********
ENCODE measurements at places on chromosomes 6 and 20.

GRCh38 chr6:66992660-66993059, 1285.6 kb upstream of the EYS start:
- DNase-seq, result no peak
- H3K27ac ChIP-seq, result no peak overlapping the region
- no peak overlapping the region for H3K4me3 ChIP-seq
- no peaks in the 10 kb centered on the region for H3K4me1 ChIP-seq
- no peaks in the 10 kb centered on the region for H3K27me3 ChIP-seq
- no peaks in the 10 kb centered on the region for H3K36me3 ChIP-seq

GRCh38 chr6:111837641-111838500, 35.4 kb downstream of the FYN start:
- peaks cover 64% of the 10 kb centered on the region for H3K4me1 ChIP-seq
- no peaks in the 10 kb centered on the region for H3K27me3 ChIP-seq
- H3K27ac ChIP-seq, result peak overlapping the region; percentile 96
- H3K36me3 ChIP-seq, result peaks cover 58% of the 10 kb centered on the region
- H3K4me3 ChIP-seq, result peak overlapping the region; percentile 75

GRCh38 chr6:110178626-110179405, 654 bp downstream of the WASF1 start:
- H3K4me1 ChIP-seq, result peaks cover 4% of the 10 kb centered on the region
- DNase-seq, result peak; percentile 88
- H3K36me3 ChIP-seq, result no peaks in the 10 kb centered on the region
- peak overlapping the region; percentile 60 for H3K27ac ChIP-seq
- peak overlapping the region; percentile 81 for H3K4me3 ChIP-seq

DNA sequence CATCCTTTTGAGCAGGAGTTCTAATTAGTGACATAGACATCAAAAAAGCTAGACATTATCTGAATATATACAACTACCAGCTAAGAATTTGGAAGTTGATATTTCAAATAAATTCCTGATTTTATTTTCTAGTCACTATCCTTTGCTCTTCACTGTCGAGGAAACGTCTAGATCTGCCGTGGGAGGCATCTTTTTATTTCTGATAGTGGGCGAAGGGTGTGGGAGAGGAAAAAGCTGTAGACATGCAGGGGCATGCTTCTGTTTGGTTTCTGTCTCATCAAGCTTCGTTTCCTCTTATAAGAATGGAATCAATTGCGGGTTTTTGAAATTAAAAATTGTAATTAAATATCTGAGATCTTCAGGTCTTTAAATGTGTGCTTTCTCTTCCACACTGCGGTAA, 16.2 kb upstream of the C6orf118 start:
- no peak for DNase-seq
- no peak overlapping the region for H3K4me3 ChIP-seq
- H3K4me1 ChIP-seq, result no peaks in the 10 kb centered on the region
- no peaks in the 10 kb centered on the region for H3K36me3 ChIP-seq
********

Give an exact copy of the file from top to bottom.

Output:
ENCODE measurements at places on chromosomes 6 and 20.

GRCh38 chr6:66992660-66993059, 1285.6 kb upstream of the EYS start:
- DNase-seq, result no peak
- H3K27ac ChIP-seq, result no peak overlapping the region
- no peak overlapping the region for H3K4me3 ChIP-seq
- no peaks in the 10 kb centered on the region for H3K4me1 ChIP-seq
- no peaks in the 10 kb centered on the region for H3K27me3 ChIP-seq
- no peaks in the 10 kb centered on the region for H3K36me3 ChIP-seq

GRCh38 chr6:111837641-111838500, 35.4 kb downstream of the FYN start:
- peaks cover 64% of the 10 kb centered on the region for H3K4me1 ChIP-seq
- no peaks in the 10 kb centered on the region for H3K27me3 ChIP-seq
- H3K27ac ChIP-seq, result peak overlapping the region; percentile 96
- H3K36me3 ChIP-seq, result peaks cover 58% of the 10 kb centered on the region
- H3K4me3 ChIP-seq, result peak overlapping the region; percentile 75

GRCh38 chr6:110178626-110179405, 654 bp downstream of the WASF1 start:
- H3K4me1 ChIP-seq, result peaks cover 4% of the 10 kb centered on the region
- DNase-seq, result peak; percentile 88
- H3K36me3 ChIP-seq, result no peaks in the 10 kb centered on the region
- peak overlapping the region; percentile 60 for H3K27ac ChIP-seq
- peak overlapping the region; percentile 81 for H3K4me3 ChIP-seq

DNA sequence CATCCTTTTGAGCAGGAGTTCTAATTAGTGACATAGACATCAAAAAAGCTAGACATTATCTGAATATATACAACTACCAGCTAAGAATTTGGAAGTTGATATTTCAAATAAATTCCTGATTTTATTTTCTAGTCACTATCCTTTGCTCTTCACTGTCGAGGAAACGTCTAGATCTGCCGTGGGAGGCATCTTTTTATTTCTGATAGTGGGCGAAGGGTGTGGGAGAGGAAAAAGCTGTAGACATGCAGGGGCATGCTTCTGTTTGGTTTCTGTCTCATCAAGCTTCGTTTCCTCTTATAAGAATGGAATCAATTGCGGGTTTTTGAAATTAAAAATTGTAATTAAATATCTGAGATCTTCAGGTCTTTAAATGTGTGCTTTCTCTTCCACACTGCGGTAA, 16.2 kb upstream of the C6orf118 start:
- no peak for DNase-seq
- no peak overlapping the region for H3K4me3 ChIP-seq
- H3K4me1 ChIP-seq, result no peaks in the 10 kb centered on the region
- no peaks in the 10 kb centered on the region for H3K36me3 ChIP-seq